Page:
Strangely, I didn't read this until after my 30th birthday; still, I felt like a wee lad from the time I cracked the spine 'til the time I insisted my friend Denise give it a try. Amazing how Adams so successfully created not just a story involving rabbits, but a fully believable set of cultures, including varying beliefs regarding family, community, theology and fate. The levels at which the tale works are singularly impressive.

The Dark Knight Returns - Frank Miller
Miller (probably known best at this time for his Sin Citygraphic novel-cum-storyboards) single-handedly revitatlised a tired comic book industry with his 1980s Batman revamp. This mini-series was anything but mini, as he led a veritable attack on what old-school comics writers and artists had done to the stock characters young boys had come to know and love. Batman started nearly 75 years ago as a dark, mysterious, psychopathic vigilante. In the 60s and 70s he was softened and lampooned by writers trying to escape the serious issues of the day (Human Rights, Vietnam, Cold War, etc.), not to mention mediocre pencils and overly bright inks. Batman had become a joke, a self-referential caricature -- "Holy Scriptures, Batman!" -- and the Dark Knight came along and tore it all down. In a nutshell, Frank Miller came along and re-invented the English comic medium.

A Handmaid's Tale - Margaret Atwood
In my youth I read everything I could get my hands on. High school proceeded to beat that instinct out of me -- irrelevant texts, even more irrelevant teachers, and, to be honest, the discovery of girls all conspired to tear me away from the printed page for nigh on five or six years. It was Atwood's outstanding tale of a woman trapped in a nightmarish post-apocalyptic patriarchy that brought me back into the fold. Bookworms unite!

Et Tu, Babe? - Mark Leyner
I've long considered my sense of humour to be equal parts silliness, stupidity, absurdity and triviality. This was a source of self-doubt for a long time (and continues to vex in one way: why can't I remember what Eli Whitney did -- well, okay, he invented the cotton gin, but who the hell knows what that is? -- but I have at my disposal all the names of the Facts of Life girls, and the actresses who played them?) That said, Leyner's absolute disregard for linear storytelling is something I admire more than a large, stately respectable thing. Pop cultured academia married clever turn of phrase, and begat trivial, nonsensical roadmaps of double entendre. At one point, the main character instigates a highly militarised breakin at the Smithsonian Institute for the sole purpose of stealing a vial of Abraham Lincoln's morning breath -- due, of course, to its renown as the single most intense hallucinogenic substance in the known universe. Brilliant.

Five People I Now Name As 'Tagged'
As I've always hated memes, I've never felt comfortable tagging people. Still, I suppose it's part of the gig, yeah? Should these folks read this, they are now downtown Tagville. To hit city limts sooner than later, I recommend the E Street bus.

Rob ert
Sharon (Hola Miss Twiss!)
Amanda (I love the smell of napalm in the mourning.)
Paul (I don't care if he is in Costa Rica -- the bastard)

September 12, 2005

West Coast Trail: Preamble

Jamie and I recently completed a 10-day hike of the West Coast Trail: a 75-kilometre stretch of beach and inland trail on the -- wait for it -- west coast of Vancouver Island. Inspired by the WCT Mudhounds, I thought I'd keep a daily journal and post each day to the blog upon my return. Photos will follow as soon as I can get a CD burned; Jamie's got almost 300 high res pictures on his digicam, but we haven't hooked up since we got back the day before Labour Day. Until I can get our ugly mugs online, check out this very well-done page of WCT photography: Blue Peak Travel Photography.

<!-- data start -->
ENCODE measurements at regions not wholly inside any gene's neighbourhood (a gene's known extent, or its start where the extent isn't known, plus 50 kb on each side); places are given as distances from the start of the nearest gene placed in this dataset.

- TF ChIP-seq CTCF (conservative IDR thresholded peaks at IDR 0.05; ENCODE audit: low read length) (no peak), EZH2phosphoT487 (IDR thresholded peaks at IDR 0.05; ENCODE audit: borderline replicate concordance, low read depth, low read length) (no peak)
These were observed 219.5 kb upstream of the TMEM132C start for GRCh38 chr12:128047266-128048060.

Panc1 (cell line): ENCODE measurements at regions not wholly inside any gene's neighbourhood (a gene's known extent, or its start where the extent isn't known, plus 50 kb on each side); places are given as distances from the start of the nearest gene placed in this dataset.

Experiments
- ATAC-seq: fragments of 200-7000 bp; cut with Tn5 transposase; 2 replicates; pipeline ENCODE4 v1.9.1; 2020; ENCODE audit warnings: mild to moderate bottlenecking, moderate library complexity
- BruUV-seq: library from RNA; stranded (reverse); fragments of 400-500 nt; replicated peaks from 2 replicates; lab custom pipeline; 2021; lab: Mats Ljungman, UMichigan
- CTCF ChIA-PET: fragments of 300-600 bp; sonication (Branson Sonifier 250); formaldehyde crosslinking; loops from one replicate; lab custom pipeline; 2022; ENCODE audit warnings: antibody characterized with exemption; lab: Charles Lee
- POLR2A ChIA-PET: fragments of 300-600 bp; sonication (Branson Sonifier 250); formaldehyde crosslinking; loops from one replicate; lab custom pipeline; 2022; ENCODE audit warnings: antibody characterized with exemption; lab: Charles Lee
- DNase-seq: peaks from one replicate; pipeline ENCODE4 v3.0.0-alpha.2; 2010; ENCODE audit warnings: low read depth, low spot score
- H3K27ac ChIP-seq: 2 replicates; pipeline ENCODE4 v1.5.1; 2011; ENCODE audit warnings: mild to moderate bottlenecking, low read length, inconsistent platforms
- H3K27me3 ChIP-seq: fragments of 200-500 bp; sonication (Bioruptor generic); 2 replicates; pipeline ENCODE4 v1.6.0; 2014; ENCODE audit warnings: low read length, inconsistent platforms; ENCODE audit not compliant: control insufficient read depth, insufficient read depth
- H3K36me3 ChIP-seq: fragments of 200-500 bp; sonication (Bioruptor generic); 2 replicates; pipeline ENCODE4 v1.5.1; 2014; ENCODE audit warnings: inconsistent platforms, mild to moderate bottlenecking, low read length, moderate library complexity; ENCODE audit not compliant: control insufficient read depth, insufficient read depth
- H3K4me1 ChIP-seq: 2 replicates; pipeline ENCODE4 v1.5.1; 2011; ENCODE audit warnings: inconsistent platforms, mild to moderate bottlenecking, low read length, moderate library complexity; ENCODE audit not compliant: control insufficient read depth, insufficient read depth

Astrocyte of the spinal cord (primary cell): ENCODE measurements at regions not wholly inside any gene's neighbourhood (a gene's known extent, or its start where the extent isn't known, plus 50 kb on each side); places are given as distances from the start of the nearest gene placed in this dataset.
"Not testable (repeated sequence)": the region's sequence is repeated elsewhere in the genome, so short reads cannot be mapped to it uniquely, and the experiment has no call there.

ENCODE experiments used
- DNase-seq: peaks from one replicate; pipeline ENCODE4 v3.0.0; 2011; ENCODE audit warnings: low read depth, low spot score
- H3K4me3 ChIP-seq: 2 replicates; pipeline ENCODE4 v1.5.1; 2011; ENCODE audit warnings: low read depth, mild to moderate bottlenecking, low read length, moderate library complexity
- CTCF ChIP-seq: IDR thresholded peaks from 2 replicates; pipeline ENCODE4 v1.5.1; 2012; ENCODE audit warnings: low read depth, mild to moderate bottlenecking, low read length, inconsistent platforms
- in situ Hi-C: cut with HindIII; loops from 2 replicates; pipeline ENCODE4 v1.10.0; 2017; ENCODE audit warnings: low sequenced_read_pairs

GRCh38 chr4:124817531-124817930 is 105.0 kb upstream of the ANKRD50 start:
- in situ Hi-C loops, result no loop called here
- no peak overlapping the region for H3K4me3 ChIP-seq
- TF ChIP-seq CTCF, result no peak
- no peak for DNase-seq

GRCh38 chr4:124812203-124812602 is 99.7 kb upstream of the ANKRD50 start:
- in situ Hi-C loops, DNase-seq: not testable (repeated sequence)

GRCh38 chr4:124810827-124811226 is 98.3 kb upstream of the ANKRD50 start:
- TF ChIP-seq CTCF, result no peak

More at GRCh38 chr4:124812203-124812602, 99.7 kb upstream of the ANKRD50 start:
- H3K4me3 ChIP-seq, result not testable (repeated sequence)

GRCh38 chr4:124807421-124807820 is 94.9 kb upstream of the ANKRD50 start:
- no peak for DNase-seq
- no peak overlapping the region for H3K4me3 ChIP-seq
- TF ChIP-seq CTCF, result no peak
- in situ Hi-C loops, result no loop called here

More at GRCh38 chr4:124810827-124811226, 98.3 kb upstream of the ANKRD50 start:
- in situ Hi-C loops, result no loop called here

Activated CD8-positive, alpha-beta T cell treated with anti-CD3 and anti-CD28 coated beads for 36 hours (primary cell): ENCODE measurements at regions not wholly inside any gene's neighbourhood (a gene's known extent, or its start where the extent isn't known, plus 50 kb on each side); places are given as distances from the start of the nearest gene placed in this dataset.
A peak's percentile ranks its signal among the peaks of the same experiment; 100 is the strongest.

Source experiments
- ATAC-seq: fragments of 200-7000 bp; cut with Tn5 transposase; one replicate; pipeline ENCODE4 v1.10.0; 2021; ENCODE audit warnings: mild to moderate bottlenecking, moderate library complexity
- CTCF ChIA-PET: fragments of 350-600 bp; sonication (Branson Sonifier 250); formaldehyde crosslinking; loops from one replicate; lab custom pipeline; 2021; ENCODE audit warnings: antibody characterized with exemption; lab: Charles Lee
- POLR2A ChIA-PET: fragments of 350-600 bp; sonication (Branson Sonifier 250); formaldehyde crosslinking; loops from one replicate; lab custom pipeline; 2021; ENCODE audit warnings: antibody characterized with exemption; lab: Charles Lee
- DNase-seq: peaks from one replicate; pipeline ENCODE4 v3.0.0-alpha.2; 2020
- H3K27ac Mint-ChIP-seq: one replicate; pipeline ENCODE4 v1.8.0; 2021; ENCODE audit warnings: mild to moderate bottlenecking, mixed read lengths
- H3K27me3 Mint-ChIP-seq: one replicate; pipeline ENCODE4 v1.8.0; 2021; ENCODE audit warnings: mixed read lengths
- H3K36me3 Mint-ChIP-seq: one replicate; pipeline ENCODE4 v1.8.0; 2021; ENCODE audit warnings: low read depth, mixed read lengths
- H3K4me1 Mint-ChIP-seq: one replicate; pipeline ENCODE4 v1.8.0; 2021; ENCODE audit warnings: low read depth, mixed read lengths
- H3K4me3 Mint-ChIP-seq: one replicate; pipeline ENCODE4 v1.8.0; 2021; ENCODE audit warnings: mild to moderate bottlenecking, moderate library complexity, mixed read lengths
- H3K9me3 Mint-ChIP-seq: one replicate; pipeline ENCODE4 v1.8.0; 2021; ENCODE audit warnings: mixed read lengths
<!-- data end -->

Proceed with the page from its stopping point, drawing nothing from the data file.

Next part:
It was an amazing trek, one that I'd repeat in a heartbeat. Spectacular landscapes, from tide pools and wild sandstone sculpted by decades of the Pacific Ocean's constant pounding, to miles of mud and muck held together by knotted root systems to make Tolkien proud. Impressive manmade structures continually reminded us that the Trail isn't quite wilderness, from ingeniously designed ladders, swing bridges and cable cars to remnants of the nigh on 100 shipwrecks that have met a watery grave along this treacherous bit of coast.

I spent over $700 on my kit prior to going, as the last few jaunts I’ve made have involved borrowed gear and second-rate clothes. Still, I wasn’t happy with my preparation for the rain; I was lucky we only had four days of precip during our trek. It rained on six or seven of our ten nights, but Jamie's tent held out nicely. We agreed heartily, Mother Nature was welcome to piss on our tent fly any night she wanted as long as she stayed asleep during the day -- for most of the trip, she obliged kindly.

Obligatory warning: While it wasn’t exactly as hard as I’d anticipated, this was not an easy hike in the woods. I highly recommend anyone with an eye for scenery and an appreciation for Mother Nature consider doing the Trail. However, if you’re thinking of the WCT at all, please make sure you are in good physical condition and properly decked out in clothing, shelter, food and safety equipment.

We saw a lot of people who weren’t physically, psychologically, or logistically prepared for what they’d gotten themselves into. Between 70 and 130 emergency evacuations take place on the WCT every year, ranging in severity from a seriously sprained ankle to damaged vertebrae and broken necks. You will not find much sympathy for being cold, wet or blistered if you get yourself in over your head. Be prepared!

Within the next few days, I'll start posting my daily Trail diary. Hopefully there will be a few pictures in accompaniment, if not sooner, then later.

Until then, adieu!

September 8, 2005

Literally two minutes away...

I'm back from 10 days hiking the West Coast Trail, and am literally two minutes away from starting my first class at UBC since 1990. That's right: fifteen years away from the university experience, and I'm jumping into a *grunt* first year Classical Studies class.

I'm not the oldest in the room. Two or three folks look to be taking advantage of the free tuition for seniors rule; most of the rest are looking very young. Should be interesting, albeit trying at times. I suppose it depends on how much I put the blinders on for others' lack of life experience.

Any way I look at it, it should be interesting to finally look at some classical literature and culture.